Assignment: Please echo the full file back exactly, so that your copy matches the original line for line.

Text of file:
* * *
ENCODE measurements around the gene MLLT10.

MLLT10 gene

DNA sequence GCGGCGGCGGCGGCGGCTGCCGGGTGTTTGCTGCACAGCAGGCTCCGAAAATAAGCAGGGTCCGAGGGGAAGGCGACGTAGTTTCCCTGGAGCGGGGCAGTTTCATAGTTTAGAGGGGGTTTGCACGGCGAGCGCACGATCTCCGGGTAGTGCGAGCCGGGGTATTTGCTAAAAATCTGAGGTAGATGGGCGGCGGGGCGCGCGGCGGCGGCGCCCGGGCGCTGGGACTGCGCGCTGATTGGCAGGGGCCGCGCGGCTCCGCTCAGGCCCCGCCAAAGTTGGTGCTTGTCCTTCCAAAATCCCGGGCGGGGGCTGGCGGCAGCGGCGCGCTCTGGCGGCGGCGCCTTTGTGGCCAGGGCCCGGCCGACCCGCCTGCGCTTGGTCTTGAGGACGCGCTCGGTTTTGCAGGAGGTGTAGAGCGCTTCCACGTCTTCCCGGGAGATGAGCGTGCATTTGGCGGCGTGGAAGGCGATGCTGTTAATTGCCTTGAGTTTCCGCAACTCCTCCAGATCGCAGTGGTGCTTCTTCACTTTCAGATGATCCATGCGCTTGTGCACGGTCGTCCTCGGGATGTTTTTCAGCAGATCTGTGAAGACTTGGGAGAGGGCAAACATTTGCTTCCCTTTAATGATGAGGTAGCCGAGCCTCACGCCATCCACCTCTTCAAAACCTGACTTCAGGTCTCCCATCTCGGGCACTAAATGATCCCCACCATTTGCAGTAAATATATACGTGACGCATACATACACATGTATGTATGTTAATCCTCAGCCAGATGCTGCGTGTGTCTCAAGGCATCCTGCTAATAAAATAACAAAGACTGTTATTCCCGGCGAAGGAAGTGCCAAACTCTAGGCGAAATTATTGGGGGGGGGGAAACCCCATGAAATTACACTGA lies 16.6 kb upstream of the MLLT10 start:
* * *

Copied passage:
ENCODE measurements around the gene MLLT10.

MLLT10 gene

DNA sequence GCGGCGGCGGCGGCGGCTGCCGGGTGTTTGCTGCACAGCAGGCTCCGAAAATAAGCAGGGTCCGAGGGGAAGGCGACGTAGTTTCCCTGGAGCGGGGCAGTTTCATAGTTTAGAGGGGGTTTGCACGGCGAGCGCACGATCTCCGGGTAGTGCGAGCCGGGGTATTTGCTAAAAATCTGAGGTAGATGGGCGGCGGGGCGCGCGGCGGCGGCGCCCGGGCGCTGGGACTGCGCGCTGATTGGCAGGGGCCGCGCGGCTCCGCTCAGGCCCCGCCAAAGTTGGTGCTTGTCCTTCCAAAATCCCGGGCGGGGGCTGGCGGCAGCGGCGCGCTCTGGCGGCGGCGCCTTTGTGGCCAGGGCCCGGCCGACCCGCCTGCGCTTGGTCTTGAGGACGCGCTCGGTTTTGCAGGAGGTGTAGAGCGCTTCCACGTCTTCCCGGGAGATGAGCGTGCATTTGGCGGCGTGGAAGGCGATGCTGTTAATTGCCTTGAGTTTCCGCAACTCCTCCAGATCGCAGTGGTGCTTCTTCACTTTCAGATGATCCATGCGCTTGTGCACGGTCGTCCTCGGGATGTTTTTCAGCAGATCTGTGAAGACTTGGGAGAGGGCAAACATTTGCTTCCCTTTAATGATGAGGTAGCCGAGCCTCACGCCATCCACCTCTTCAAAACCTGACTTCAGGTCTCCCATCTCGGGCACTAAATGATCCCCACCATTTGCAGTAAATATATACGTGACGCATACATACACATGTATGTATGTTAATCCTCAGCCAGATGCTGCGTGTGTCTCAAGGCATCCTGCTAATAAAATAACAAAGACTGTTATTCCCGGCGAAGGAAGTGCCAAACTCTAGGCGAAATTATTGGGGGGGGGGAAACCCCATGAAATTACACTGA lies 16.6 kb upstream of the MLLT10 start: